In New Book, Former Dunkin' CEO Robert Rosenberg Shares 'A Dozen Lessons' In Business

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In this 2013 file photo, a girl holds a beverage, served in a foam cup, and a doughnut at a Dunkin' Donuts. (Mark Lennihan/AP)
In this 2013 file photo, a girl holds a beverage, served in a foam cup, and a doughnut at a Dunkin' Donuts. (Mark Lennihan/AP)

The story of Dunkin’ Donuts is a tale of franchising in America — and no one knows this better than Bob Rosenberg.

Now retired, Rosenberg served as CEO of the Massachusetts-based company for 35 years and took sales from $10 million to $2.6 billion. But in his new book, “Around the Corner to Around the World: A Dozen Lessons I Learned Running Dunkin' Donuts,” he writes that these years weren’t all sweet.

Dunkin’ Donuts — recently rebranded as simply Dunkin' — was a scrappy little company started by Rosenberg’s father, William Rosenberg, in 1950. When Rosenberg became CEO in 1963, Dunkin’ was owned by Universal Food Systems, a company with a small portfolio that later folded and changed its name to Dunkin’ Donuts.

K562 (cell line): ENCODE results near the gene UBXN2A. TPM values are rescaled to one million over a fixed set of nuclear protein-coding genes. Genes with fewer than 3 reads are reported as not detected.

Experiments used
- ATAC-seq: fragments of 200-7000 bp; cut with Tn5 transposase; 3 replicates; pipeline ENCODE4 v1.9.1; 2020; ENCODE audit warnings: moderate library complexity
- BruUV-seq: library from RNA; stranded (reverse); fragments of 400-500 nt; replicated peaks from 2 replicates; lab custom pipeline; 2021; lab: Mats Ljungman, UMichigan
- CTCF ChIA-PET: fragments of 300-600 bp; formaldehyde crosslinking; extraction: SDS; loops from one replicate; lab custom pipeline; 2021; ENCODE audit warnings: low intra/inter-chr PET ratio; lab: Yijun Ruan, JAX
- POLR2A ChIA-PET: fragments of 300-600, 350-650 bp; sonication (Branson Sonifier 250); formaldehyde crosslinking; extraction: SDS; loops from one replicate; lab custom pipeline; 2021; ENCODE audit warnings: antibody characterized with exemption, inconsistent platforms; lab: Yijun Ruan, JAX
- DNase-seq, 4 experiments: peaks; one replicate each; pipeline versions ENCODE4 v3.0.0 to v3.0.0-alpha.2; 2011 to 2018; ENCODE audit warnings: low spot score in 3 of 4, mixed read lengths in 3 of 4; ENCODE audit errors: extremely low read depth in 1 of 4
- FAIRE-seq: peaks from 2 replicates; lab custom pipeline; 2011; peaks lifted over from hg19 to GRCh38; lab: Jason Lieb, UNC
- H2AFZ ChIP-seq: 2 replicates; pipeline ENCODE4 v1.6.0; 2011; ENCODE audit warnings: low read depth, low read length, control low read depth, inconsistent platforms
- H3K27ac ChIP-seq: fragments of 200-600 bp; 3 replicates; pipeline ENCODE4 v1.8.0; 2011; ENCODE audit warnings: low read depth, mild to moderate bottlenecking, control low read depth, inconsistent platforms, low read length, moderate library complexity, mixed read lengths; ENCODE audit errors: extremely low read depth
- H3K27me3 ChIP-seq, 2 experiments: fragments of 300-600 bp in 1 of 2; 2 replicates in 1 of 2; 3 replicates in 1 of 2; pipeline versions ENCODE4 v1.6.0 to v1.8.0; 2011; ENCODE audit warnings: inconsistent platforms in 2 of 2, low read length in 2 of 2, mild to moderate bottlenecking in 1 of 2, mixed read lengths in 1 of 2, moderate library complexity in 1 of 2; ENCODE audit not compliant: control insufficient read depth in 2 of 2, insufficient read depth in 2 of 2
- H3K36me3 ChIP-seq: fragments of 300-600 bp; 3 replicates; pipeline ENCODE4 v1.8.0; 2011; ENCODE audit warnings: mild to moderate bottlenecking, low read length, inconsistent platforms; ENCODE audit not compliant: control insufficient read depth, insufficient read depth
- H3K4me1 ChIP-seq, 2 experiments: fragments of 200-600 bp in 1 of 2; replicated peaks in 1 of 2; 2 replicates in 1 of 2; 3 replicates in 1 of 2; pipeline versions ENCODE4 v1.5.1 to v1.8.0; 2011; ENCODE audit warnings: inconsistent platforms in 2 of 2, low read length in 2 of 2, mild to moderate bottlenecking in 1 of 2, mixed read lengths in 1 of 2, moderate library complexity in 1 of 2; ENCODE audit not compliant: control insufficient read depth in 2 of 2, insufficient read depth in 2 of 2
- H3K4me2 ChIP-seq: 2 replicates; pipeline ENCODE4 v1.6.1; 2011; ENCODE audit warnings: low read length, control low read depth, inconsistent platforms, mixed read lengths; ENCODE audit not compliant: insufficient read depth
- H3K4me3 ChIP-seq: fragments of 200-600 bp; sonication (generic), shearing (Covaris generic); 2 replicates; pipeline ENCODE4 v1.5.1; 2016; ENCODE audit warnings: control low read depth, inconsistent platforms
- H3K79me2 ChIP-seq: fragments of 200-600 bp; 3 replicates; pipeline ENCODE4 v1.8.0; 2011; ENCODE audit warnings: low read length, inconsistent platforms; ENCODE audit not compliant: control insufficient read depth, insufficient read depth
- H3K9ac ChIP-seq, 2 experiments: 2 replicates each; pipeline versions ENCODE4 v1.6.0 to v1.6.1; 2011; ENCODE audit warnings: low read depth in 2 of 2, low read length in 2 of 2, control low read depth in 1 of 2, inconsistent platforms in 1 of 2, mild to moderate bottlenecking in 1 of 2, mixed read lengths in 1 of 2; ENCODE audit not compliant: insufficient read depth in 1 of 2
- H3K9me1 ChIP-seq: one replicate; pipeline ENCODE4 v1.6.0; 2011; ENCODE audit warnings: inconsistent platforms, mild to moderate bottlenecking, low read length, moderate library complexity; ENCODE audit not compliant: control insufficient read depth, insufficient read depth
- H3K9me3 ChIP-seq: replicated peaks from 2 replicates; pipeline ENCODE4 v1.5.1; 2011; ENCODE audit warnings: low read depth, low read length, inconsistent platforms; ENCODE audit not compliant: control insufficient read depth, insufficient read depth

While Dunkin’ food trucks served donuts and sandwiches at construction sites, Rosenberg attended Harvard Business School. Within a week of graduation, his father asked him to take over the company. Rosenberg says he grew up working in the store and expected to go into the business but never anticipated that his father would make this “breathtaking request” so soon after graduation.

The first years of the company were its "halcyon days," he writes. The company went public in 1968 when it was worth over $100 million.

But for decades, Dunkin’ faced a stiff competitor from within the family. A fight between Rosenberg’s father and uncle led his uncle to open a chain called Mr. Donuts.

The energy of this feud drove every conversation within the family, Rosenberg says. His father set out to thrill customers with the best coffee and donuts to complement it, he says, but his uncle was able to start a competitive chain without the burden of also owning other types of businesses.